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What to include in an employment contract

An employment contract is a legally binding agreement between you and your employee. It sets out the ground rules of the relationship, and the rights and obligations of each party. 

It's designed to give you and your employee security and protection. Certain conditions must be met for it to be legally recognised. These include:

  • It is an offer of employment that has been accepted by the prospective employee

  • It shows consideration by each party in return for the obligations undertaken by the other party

  • It is an intention by the parties to enter into a legal relationship

  • The agreement is certain and complete

  • It limits your risk as an employer by providing proof as assistance when resolving workplace disputes.

Drafting a clear and detailed employment contract

Provide clear written agreements with all necessary details so your employee is fully aware of their obligations and has agreed to comply with the stated terms. Oral agreements are difficult to prove in cases of doubt or if contested. 

An employment contract typically includes:

  • name of the employer

  • title of the job to be performed by the employee

  • employment commencement date

  • basis of the employment (ongoing, fixed-term or casual), and, if applicable, the period of employment

  • hours of work, and, if applicable, a schedule of employment

  • leave entitlements such as personal leave and annual leave

  • pay, including amount of the employee’s remuneration and how it’s made up – overtime, award payments, penalties and non-wage monetary entitlements

  • performance requirements including any applicable commission or bonus schemes

  • minimum period of notice by both employer and employee to end the relationship

  • employee compensation entitlements in the event of termination

  • confidentiality, technology and privacy policies.

Include an enforceable and valid restraint

By building this into your employee's contract, should an ex-employee poach clients or steal confidential information, it will be a breach of their contractual obligations. If you ever need to rely on it to enforce a former employee’s obligations, a court will consider the reasonableness of the restraint at the time the contract was entered.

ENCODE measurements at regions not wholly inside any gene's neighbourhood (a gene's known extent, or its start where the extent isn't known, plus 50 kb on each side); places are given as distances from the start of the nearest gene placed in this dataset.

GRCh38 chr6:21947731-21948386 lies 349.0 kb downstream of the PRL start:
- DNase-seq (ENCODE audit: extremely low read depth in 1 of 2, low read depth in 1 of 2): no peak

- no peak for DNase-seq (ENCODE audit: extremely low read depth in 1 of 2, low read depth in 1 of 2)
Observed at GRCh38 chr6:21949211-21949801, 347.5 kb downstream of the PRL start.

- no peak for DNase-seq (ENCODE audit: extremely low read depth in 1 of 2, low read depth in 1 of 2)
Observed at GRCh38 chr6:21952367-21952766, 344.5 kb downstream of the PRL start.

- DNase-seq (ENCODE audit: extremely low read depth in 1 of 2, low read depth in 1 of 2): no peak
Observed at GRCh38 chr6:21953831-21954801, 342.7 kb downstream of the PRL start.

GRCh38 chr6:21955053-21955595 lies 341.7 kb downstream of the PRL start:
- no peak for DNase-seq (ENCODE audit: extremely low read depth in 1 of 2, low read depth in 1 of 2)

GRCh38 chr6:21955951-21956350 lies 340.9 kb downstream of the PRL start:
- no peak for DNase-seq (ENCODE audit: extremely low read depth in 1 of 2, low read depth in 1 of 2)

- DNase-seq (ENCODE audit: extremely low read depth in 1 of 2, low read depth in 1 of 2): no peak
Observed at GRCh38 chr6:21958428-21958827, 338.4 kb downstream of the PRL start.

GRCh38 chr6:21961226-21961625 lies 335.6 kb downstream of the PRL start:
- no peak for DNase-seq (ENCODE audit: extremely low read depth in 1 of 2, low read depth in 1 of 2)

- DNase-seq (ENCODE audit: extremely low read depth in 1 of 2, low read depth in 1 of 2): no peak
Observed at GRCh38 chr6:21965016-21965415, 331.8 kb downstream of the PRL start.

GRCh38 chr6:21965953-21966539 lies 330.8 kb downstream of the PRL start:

Broadly put, restraint of trade clauses are enforceable to the extent that they are “reasonably necessary” to protect the “legitimate business interests” of the employer. The law will, for example, protect an employer’s trade secrets, confidential information, customer connections and staff relationships. However, the law can’t protect an employer against simple competition from a former employee.

Protect your IP, client base and confidential information

Typical inclusions for confidentiality:

  • enforceable non-compete, restraint of trade (explained below), and non-solicitation clauses to protect your legitimate commercial interests, other employees as well as your customers

  • geographical radius (not considered too restrictive), or a time period (not considered too excessive) in which the employee cannot work

  • poaching of clients where they have deemed the clients of the business

  • poaching or soliciting of other employees

  • restrictions on advertising for a timeframe prohibiting the solicitation of clients and staff from a place of employment for a specific period of time

  • theft or misuse of intellectual information whereby the employment contract is protecting client details, specifically service records and personal contact details.

Note: A non-compete clause is designed to protect a business owner’s investment by limiting an employee from competing with a business that previously employed them.

Understand fixed-term employment contracts

An employer may commonly hire employees under what's referred to as 'fixed-term employment’ contracts. This arrangement is often designed to circumvent a company's restriction on employing additional permanent employees in a particular part of the business.

However, this can create problems for the employer. In certain circumstances, an employee's employment status may not accurately reflect the nature of the employment relationship with the employer.

My Business Workplace has all the recruitment resources and employment agreements you need to recruit. 

Your HR sidekick

From contracts of employment to letters of termination and everything in between, My Business Workplace has got you covered.

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